CIA 'tried to crack security of Apple devices'
Agency tried to create dummy version of development software that would allow it to insert surveillance back doors into apps
The modified version of Xcode would allow the CIA, NSA or other agencies to insert surveillance backdoors into any app created using the compromised development software. The revelation has already provoked a strong backlash among security researchers on Twitter and elsewhere, and is likely to prompt security audits among Apple developers.

The latest revelations of sustained hacking efforts against Apple devices are set to further strain already difficult relations between the technology company and the US government.

Apple had previously been a partner in the Prism programme, in effect a legal backdoor to obtain user information by the NSA and its allies, but in the wake of the Snowden revelations it has stepped up efforts to protect user privacy, including introducing end-to-end encryption on iMessages.

Tim Cook, the CEO of Apple, warned Barack Obama in public remarks this month that history had shown “sacrificing our right to privacy can have dire consequences”.
The original report of this situation was published on The Intercept website earlier today:

THE CIA CAMPAIGN TO STEAL APPLE’S SECRETS
BY JEREMY SCAHILL AND JOSH BEGLEY
RESEARCHERS WORKING with the Central Intelligence Agency have conducted a multi-year, sustained effort to break the security of Apple’s iPhones and iPads, according to top-secret documents obtained by The Intercept.

The security researchers presented their latest tactics and achievements at a secret annual gathering, called the “Jamboree,” where attendees discussed strategies for exploiting security flaws in household and commercial electronics. The conferences have spanned nearly a decade, with the first CIA-sponsored meeting taking place a year before the first iPhone was released.
By targeting essential security keys used to encrypt data stored on Apple’s devices, the researchers have sought to thwart the company’s attempts to provide mobile security to hundreds of millions of Apple customers across the globe. Studying both “physical” and “non-invasive” techniques, U.S. government-sponsored research has been aimed at discovering ways to decrypt and ultimately penetrate Apple’s encrypted firmware. This could enable spies to plant malicious code on Apple devices and seek out potential vulnerabilities in other parts of the iPhone and iPad currently masked by encryption.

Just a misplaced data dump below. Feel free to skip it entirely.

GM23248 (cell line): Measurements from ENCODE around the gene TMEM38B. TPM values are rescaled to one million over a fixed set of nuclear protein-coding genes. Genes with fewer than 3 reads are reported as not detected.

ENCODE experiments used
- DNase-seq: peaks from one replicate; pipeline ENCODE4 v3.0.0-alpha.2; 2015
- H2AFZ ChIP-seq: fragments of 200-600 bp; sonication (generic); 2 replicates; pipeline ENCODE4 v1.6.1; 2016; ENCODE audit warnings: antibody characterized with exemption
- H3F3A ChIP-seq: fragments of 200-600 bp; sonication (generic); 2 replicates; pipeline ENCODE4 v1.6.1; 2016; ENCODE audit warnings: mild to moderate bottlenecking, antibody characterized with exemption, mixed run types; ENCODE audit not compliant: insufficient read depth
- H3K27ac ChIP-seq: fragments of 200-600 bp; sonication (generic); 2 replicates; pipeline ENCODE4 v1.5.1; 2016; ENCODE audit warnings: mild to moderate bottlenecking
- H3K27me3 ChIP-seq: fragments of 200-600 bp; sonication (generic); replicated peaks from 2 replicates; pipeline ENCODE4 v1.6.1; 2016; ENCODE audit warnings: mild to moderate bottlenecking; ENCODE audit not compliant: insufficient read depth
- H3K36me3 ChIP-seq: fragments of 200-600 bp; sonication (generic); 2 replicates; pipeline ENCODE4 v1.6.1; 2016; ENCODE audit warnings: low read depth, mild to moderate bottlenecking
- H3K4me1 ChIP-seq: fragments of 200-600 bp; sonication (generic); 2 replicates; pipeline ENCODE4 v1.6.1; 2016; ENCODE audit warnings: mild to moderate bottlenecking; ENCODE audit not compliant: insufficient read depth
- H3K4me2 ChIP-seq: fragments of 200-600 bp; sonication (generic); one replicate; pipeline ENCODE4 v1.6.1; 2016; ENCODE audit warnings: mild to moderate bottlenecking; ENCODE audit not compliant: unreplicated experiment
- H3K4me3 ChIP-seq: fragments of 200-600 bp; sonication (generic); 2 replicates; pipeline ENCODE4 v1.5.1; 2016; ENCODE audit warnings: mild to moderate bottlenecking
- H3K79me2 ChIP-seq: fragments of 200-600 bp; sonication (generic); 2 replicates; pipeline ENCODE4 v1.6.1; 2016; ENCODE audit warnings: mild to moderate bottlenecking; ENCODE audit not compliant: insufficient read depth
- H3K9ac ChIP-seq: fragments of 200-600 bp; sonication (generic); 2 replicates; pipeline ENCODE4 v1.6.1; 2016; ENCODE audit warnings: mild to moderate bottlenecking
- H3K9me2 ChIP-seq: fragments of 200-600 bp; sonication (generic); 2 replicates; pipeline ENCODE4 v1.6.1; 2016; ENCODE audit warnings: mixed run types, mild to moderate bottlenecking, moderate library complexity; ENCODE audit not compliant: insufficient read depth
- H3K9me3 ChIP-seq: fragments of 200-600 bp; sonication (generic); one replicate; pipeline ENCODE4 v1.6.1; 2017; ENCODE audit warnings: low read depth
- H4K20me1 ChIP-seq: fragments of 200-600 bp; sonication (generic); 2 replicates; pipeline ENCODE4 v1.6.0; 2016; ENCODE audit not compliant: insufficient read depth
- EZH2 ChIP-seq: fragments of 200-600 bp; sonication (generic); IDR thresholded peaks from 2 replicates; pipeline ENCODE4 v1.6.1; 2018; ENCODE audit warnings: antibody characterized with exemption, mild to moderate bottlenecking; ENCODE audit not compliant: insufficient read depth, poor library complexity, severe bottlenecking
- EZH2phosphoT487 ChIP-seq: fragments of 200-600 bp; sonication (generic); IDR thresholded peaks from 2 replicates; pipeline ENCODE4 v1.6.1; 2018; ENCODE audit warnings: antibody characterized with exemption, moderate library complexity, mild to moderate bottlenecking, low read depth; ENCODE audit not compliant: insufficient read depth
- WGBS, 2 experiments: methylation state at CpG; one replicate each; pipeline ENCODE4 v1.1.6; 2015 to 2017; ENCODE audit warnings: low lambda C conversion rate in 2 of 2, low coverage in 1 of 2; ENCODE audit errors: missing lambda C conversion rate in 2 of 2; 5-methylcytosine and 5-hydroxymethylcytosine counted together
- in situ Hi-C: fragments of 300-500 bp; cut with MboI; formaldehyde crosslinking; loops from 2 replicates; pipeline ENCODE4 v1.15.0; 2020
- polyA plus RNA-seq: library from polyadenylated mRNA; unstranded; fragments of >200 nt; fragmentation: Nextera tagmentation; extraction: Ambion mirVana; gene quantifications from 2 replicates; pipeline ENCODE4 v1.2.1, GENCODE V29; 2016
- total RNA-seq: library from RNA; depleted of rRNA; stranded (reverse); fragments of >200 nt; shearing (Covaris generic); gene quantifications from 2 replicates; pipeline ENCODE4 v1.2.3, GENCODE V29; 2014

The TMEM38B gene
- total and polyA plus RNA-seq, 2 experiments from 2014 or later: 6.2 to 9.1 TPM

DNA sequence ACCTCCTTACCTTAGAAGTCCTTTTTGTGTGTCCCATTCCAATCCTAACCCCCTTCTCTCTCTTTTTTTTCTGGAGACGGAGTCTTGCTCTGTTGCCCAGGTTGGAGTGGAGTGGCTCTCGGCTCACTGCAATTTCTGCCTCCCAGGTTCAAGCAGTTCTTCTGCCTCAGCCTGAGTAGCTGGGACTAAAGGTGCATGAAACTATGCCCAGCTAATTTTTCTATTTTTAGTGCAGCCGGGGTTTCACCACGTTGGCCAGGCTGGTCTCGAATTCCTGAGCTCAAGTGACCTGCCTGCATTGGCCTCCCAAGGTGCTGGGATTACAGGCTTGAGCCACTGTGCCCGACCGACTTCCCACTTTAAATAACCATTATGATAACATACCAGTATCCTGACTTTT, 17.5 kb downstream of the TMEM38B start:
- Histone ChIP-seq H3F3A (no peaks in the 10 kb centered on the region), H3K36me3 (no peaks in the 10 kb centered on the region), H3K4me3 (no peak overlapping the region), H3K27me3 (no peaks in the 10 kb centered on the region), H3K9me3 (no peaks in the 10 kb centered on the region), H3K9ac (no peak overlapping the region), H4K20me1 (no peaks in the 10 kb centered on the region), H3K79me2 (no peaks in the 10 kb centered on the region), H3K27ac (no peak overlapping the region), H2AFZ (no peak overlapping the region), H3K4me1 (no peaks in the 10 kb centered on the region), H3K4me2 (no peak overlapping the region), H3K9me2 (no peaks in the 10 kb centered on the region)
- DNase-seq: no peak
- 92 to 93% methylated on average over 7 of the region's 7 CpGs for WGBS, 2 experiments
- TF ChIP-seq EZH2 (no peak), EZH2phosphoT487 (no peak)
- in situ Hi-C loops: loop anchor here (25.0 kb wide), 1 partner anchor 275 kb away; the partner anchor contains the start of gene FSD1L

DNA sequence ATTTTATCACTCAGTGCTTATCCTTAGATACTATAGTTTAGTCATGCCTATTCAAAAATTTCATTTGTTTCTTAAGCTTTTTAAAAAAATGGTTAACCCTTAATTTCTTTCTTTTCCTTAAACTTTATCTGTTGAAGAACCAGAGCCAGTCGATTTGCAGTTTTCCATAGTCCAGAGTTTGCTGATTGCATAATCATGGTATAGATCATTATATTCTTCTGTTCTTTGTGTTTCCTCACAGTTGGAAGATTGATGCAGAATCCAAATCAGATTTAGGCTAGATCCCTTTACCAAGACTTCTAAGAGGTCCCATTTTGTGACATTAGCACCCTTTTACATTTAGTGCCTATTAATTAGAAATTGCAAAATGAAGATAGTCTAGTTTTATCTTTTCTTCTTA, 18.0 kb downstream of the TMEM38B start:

. . . .
The security researchers also claimed they had created a modified version of Apple’s proprietary software development tool, Xcode, which could sneak surveillance backdoors into any apps or programs created using the tool. Xcode, which is distributed by Apple to hundreds of thousands of developers, is used to create apps that are sold through Apple’s App Store.

The modified version of Xcode, the researchers claimed, could enable spies to steal passwords and grab messages on infected devices. Researchers also claimed the modified Xcode could “force all iOS applications to send embedded data to a listening post.” It remains unclear how intelligence agencies would get developers to use the poisoned version of Xcode.

Researchers also claimed they had successfully modified the OS X updater, a program used to deliver updates to laptop and desktop computers, to install a “keylogger.”
[All bolding above is mine, added for the emphasis of key information.]

The depth of success of the CIA's Apple gear hacking strategies is unclear. But it is evident that a corrupt version of Xcode was successfully created with the intention of distributing it to unsuspecting software developers. Presumably, back-doored Mac and iOS software resulting from the use of this corrupt version of Xcode exist in the wild. No doubt there will now be efforts to determine exactly what software is affected.

Me Stuff

My point of view regarding the incessant hacking of computer technology by the US CIA, NSA, etc. is mixed. 

We already know that the CIA and NSA have illegally spied on US citizens on US soil without a legal warrant or justified cause specified in the Fourth Amendment to the US Constitution. All such acts must be prosecuted, without question. It makes no difference if the resulting impeachments reach the top of the executive office or US Congress. These are treasonous crimes. Trials for treason are required.